Three Simple Things

Three Simple Things

Sometimes I get caught up in worrying about my experiences being universal. Sometimes I worry that they may not be helpful at all. Regardless of those wondering(s), I sit and type from time to time, thinking there might be something from what I have learned that may help someone else in some small way. What follows are three simple things that help me smile more than I frown (though I do still frown on occasion).

Be Thankful

One thing I do everyday, is bend over. It is the one thing that makes me notice I am growing older and have new limits physically more than any other thing. Whether bending to tie my shoes or to pick something up, there comes the normal “older person” aches and pains with each effort. It used to be a real drag to pick something up off the ground.

Rather than moan and groan about my age, or the aches and pains, I say to myself, and sometimes out loud and to the Universe, “Thank you for everything I have”. Or, “Thank you for peace”. What used to be a way to beat myself up over my weight, age, or physical condition, has become a very real way of practicing gratitude. This has not only given me a better outlook on living, but it has replaced the dread of bending over with an enthusiasm for everything good in my life.

Give Up on Being Right.

Being right is important in life. It helps us do things that matter. Most of the arguments I have been involved in, and really, the ones I have seen in the world (when I care to pay any mind to the world), center and grow around participants needing to prove they are “right”. Regardless of the debate or issue, whether anyone is right has little to do with a positive solution. So much time is wasted proving we know what we are talking about, instead of hearing others.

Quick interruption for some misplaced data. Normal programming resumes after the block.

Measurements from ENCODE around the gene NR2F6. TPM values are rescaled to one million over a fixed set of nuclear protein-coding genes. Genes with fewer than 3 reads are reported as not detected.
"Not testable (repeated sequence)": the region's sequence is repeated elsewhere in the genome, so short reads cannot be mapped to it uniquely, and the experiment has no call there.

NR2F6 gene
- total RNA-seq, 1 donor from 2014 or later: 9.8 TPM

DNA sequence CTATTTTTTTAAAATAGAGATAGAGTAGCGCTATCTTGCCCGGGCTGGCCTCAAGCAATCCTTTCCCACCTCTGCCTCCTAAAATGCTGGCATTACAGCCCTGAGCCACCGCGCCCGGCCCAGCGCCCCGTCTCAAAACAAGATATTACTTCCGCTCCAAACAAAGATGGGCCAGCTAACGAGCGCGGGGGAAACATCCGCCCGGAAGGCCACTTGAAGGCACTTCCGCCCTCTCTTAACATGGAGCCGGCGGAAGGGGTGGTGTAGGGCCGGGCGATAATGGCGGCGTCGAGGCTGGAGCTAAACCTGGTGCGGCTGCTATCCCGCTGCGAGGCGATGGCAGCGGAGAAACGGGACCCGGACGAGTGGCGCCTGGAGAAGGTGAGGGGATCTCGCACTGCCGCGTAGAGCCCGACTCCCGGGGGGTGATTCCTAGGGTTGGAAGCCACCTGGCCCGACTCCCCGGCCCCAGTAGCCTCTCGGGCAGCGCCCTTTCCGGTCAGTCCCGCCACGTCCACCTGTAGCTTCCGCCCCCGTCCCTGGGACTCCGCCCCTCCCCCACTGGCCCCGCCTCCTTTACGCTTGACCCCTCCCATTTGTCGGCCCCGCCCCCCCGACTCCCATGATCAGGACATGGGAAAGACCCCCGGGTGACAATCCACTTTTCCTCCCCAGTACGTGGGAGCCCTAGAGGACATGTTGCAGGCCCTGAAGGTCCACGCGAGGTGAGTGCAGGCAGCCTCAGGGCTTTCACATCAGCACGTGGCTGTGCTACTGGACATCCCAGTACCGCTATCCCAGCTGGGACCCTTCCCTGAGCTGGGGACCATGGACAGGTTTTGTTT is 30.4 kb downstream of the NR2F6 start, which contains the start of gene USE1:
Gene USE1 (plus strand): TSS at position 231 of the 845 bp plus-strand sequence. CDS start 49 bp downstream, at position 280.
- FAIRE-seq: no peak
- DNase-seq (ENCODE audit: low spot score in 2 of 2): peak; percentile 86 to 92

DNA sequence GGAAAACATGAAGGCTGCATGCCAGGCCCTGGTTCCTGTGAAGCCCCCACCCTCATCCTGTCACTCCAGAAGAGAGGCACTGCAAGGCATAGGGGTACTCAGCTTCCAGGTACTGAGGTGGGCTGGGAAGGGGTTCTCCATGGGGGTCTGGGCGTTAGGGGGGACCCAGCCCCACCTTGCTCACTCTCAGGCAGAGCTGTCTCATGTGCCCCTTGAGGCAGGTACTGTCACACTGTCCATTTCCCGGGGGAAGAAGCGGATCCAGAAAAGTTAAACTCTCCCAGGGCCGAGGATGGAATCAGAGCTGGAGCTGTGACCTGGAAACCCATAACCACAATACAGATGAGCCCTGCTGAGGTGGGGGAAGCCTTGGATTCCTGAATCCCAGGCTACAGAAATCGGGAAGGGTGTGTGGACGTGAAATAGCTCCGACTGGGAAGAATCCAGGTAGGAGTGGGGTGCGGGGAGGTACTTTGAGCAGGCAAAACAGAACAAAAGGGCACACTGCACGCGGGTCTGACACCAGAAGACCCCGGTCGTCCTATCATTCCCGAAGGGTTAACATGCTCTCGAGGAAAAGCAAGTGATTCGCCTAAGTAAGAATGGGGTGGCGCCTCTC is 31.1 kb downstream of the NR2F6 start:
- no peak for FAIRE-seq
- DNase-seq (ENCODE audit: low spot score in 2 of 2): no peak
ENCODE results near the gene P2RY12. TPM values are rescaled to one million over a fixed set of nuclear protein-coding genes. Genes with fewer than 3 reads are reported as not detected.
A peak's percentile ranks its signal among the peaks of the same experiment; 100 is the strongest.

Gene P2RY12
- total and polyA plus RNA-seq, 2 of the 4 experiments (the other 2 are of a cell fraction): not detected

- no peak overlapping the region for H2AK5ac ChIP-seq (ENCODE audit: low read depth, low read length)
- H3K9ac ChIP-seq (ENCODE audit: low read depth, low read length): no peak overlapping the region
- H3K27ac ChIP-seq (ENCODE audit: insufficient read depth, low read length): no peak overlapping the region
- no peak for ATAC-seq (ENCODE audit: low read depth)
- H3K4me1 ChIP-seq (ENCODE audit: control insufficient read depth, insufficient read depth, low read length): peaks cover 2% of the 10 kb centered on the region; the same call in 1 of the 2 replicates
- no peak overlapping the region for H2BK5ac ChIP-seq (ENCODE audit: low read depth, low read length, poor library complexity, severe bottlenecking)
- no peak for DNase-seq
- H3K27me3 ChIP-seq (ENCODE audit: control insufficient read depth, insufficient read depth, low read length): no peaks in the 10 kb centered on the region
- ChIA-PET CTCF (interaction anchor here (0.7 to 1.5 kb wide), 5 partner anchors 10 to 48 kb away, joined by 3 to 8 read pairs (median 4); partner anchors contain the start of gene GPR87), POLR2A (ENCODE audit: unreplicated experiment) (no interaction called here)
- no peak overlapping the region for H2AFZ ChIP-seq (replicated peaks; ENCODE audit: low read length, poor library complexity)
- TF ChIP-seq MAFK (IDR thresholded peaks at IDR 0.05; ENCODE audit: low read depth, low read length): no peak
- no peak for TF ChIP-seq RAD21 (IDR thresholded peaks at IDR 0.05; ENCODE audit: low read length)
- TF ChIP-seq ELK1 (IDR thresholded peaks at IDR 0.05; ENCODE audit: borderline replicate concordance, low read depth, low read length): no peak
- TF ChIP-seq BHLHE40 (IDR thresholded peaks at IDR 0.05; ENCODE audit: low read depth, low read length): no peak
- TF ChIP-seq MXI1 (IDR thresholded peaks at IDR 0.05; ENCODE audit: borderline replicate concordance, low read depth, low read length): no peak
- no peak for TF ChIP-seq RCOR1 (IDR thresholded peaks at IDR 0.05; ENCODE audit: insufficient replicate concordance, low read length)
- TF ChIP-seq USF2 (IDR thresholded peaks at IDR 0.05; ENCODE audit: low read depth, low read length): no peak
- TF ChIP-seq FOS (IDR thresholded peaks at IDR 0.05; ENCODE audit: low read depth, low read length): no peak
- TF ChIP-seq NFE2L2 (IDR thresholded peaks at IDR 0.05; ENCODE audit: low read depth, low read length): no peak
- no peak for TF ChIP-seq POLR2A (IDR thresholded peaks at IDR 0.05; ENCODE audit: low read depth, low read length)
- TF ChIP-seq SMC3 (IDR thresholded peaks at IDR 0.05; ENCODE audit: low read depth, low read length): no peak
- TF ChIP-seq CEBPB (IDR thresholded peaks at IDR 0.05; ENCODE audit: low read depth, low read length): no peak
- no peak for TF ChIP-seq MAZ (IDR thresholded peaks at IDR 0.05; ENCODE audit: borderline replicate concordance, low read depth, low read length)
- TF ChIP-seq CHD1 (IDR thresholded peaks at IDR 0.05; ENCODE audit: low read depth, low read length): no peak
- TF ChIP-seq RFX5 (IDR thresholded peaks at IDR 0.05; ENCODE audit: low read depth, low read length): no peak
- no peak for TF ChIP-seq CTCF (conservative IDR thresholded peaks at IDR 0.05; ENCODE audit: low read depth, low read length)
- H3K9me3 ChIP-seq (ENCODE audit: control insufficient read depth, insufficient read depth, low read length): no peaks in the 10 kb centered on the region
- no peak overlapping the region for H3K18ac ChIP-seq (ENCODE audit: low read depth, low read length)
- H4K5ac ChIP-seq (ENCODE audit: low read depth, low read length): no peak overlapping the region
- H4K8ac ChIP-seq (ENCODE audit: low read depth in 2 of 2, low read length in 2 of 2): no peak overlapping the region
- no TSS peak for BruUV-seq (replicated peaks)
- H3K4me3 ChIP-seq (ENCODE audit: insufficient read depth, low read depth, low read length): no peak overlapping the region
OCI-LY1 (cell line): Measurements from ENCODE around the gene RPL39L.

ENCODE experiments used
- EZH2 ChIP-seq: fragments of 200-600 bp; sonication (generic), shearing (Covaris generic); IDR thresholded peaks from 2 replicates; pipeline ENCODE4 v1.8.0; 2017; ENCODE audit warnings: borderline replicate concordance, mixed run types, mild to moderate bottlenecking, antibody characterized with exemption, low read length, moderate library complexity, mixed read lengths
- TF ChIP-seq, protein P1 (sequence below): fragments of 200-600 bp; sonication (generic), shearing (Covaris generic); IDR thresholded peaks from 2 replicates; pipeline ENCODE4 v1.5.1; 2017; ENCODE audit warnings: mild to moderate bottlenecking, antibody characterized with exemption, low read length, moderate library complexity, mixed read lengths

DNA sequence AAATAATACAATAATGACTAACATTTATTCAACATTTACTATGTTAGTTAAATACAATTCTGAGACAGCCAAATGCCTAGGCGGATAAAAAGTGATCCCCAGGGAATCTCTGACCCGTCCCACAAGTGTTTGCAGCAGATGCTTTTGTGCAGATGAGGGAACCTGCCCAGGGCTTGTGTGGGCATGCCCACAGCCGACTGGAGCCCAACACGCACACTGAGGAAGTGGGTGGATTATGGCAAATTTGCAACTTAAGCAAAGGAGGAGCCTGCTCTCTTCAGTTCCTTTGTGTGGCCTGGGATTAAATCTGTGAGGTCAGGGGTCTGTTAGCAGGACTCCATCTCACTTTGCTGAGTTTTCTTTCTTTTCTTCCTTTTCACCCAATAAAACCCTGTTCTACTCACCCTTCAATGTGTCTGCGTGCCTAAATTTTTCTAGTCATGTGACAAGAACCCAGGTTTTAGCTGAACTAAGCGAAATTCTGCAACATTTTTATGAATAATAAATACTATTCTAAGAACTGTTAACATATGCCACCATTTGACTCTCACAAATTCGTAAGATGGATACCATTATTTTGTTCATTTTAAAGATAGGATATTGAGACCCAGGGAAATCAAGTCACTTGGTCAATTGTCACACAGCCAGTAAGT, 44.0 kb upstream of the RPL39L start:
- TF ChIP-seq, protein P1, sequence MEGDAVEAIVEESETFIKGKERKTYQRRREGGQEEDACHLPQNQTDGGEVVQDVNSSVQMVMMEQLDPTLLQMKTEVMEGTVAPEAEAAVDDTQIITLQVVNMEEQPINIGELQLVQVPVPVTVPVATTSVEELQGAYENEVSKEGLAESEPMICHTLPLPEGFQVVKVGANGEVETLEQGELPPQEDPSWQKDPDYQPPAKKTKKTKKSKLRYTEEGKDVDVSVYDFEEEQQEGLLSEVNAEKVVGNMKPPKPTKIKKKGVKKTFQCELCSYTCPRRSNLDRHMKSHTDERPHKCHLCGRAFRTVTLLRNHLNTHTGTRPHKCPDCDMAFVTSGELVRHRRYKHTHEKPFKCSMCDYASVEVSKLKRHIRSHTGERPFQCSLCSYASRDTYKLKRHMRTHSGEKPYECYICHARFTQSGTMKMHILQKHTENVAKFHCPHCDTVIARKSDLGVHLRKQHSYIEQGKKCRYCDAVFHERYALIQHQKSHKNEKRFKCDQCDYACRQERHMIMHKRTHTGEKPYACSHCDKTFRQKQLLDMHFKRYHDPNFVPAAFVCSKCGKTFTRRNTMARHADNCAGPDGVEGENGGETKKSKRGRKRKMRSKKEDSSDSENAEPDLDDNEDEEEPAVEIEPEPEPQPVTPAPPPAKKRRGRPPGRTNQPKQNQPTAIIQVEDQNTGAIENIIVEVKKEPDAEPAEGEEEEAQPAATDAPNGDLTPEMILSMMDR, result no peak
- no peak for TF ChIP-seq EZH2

There can be more than one way to do things the right way. There can be two perspectives, by virtue of where we are seeing things, that can be different, and also right, at the same time. But giving up on being right is not about believing another person’s opinion might be right, as well. We can allow others to be wrong in our opinion while they believe they are right. Our purpose is so much more than making “thought-clones” out of everyone we meet.

Contemplate a Sunflower

Sunflower, special person, fond memory, or a great feeling you have had and would like to have again. Any of these work. Our minds have a lot, and I mean A LOT of free time. Intentional, on purpose thinking, leads to better things than letting our minds wander into whatever vortex outside forces thrust upon us. We can be governed by a simple, positive thought when we find ourselves reacting to things rather than creating joy for ourselves and others.

For me, lately, this thought is a sunflower. From time to time I look for pictures of sunflowers on my cell phone. I imagine myself in a field of sunflowers. I think of sunflowers I saw as a child riding my bicycle through our neighborhood and remember the warm breeze as I turned the corner at top speed in an effort to take the next hill with more ease. I think of those in my life, both living and passed, that love sunflowers. And as silly or useless as this sounds, it takes the place of worrying for things beyond my control.

Can It Be This Simple?

Be grateful. Be content knowing what we do, without having the need to convince others we know why we do what what we do. Be intentional about what we think about. Be hope to others, all the while knowing, that compassion is not about conformity, kindness is not about compliance, and that our happiness is our responsibility and not for others to guarantee.

Will you share what you think?